What is the acceptable range for free chlorine or chloramine residuals?

The minimum level of free chlorine required in the distribution system is 0.2 milligrams per liter (mg/L), if free chlorine is used. The minimum level of total chlorine (chloramines) required in the distribution is 0.5 mg/L, if chlorine and ammonia are added to the water to form monochloramine.

The maximum residual disinfectant level (MRDL) is 4.0 mg/L, which is based on a running annual average of all samples in the distribution system. A single high sample will not necessarily put the system in violation, as long as the monthly average is below 4.0 mg/L.

How often do systems need to submit the DLQOR?

Reports should be submitted quarterly, no later than the tenth calendar day of the month following the end of the quarter. The quarters are:

  • QUARTER 1 (Q1): January 1 – March 31
    • DLQOR due April 10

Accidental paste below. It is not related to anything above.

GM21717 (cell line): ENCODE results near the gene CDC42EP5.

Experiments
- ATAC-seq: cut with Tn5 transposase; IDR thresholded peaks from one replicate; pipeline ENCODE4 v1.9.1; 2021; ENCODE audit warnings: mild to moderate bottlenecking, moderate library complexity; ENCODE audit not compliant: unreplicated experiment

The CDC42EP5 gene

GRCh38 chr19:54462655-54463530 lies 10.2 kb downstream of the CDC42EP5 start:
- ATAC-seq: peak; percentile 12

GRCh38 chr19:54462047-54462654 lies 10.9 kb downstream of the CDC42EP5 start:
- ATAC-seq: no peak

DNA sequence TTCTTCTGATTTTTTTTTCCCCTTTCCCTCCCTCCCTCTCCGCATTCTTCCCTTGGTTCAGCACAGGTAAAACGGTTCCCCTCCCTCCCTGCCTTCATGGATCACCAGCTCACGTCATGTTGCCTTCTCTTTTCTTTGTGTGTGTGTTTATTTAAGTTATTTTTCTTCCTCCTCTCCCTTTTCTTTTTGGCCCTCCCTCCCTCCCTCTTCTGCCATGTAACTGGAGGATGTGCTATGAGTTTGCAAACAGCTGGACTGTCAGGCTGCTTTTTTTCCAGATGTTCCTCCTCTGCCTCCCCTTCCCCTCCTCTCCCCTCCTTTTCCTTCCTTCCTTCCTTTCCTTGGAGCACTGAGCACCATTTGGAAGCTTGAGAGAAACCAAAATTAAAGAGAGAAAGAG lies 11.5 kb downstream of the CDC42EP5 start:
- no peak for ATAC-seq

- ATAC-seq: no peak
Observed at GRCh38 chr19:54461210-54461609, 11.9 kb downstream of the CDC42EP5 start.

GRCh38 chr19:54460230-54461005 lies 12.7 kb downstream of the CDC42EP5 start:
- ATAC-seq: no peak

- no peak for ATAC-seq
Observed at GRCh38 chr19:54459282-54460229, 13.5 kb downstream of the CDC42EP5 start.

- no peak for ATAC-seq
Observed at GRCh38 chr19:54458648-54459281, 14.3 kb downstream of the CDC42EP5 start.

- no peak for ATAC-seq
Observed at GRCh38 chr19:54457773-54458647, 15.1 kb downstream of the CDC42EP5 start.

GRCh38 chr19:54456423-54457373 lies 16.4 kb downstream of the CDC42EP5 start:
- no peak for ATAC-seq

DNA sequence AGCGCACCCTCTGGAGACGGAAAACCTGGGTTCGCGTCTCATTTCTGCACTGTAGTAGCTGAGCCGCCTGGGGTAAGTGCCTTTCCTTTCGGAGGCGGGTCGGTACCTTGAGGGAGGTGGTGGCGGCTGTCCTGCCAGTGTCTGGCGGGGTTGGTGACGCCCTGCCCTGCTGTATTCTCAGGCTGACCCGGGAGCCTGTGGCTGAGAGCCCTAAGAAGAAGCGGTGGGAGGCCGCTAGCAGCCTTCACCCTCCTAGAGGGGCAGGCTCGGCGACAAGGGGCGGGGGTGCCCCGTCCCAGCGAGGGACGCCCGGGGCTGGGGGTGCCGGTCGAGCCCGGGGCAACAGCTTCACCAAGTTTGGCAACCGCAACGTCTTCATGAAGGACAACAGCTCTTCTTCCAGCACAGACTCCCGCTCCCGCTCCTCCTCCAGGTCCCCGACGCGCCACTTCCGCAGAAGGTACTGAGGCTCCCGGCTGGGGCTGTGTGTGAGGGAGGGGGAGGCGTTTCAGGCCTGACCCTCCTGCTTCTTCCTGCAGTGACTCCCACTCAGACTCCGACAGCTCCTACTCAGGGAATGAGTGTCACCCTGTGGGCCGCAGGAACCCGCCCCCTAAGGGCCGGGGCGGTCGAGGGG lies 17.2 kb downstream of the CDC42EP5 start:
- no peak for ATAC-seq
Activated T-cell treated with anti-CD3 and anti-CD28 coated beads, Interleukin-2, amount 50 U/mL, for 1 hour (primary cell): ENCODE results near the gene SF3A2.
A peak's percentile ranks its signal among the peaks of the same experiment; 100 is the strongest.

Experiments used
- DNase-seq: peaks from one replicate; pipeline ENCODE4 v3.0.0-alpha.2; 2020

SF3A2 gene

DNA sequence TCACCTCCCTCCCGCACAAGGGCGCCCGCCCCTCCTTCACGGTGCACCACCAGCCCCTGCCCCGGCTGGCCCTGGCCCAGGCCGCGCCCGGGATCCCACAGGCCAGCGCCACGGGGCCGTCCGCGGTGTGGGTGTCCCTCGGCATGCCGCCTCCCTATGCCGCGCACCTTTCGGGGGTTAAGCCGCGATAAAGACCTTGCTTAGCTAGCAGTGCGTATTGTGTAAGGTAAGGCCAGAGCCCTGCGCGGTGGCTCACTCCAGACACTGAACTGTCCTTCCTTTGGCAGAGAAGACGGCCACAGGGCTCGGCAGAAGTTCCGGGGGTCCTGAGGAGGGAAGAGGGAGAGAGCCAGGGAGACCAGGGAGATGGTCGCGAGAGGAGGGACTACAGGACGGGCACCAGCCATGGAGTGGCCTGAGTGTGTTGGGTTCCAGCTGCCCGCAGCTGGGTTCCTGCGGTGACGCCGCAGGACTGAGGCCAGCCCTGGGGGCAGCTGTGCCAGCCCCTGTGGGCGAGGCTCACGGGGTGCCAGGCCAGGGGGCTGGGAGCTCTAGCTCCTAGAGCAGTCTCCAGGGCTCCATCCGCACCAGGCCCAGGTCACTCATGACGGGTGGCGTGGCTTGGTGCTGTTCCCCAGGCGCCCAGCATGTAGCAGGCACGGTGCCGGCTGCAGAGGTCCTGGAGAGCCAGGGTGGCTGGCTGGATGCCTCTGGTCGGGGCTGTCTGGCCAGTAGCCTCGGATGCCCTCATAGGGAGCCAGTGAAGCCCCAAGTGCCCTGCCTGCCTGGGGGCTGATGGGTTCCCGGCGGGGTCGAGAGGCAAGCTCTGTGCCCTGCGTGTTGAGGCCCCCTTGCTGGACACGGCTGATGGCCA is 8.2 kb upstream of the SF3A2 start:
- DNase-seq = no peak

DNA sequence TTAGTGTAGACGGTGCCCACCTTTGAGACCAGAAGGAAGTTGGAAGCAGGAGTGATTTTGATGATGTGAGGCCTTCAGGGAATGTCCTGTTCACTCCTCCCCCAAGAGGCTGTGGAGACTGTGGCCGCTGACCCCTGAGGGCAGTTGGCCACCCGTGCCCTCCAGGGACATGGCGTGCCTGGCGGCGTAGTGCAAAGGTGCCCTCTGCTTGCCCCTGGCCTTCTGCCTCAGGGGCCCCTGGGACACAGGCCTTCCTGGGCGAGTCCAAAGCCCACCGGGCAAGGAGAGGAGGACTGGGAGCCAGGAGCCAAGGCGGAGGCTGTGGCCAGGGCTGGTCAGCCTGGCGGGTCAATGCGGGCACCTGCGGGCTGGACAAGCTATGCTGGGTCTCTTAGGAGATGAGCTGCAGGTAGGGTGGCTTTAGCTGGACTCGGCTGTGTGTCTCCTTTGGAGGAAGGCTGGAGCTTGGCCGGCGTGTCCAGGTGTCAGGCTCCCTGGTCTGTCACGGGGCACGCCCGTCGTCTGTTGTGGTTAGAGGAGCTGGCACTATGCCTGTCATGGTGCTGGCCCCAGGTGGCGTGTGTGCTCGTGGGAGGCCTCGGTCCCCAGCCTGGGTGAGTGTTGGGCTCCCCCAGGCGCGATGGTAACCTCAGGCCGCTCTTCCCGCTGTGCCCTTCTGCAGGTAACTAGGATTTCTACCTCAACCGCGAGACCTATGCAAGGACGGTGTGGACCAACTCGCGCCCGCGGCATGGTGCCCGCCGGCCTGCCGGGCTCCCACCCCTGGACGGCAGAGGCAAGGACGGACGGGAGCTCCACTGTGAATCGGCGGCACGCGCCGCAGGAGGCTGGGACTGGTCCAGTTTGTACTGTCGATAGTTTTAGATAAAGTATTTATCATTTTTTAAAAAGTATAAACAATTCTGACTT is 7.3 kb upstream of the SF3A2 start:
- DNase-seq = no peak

• QUARTER 2 (Q2): April 1 – June 30
    • DLQOR due July 10
  • QUARTER 3 (Q3): July 1 – September 30
    • DLQOR due October 10
  • QUARTER 4 (Q4): October 1 – December 31
    • DLQOR due January 10

How many disinfectant residual samples do systems need to take?

The number of samples that your system must take depends on the number of customers and service connections it serves. Systems that serve less than 750 people AND less than 250 connections must collect a sample at least once every 7 days. Systems that serve more than 750 people OR more than 250 connections must collect samples daily. Each time that samples are collected, they must be collected at sites representing the entire distribution system. These sites must be represented in the system's monitoring plan. In addition, disinfectant residuals must be measured and reported with every coliform sample.

How many disinfectant residual sample sites are needed?

The number of required sites is based on population, from five sites for a system serving less than 4,900 people, to 240 sites for a system serving more than 3,960,000 people. For more information, review TCEQ publication RG-407, Monitoring, Analyzing, and Reporting of Free Chlorine and Chloramines (RG-407). Sample sites must be representative of the entire distribution system.

How is disinfectant residual measured?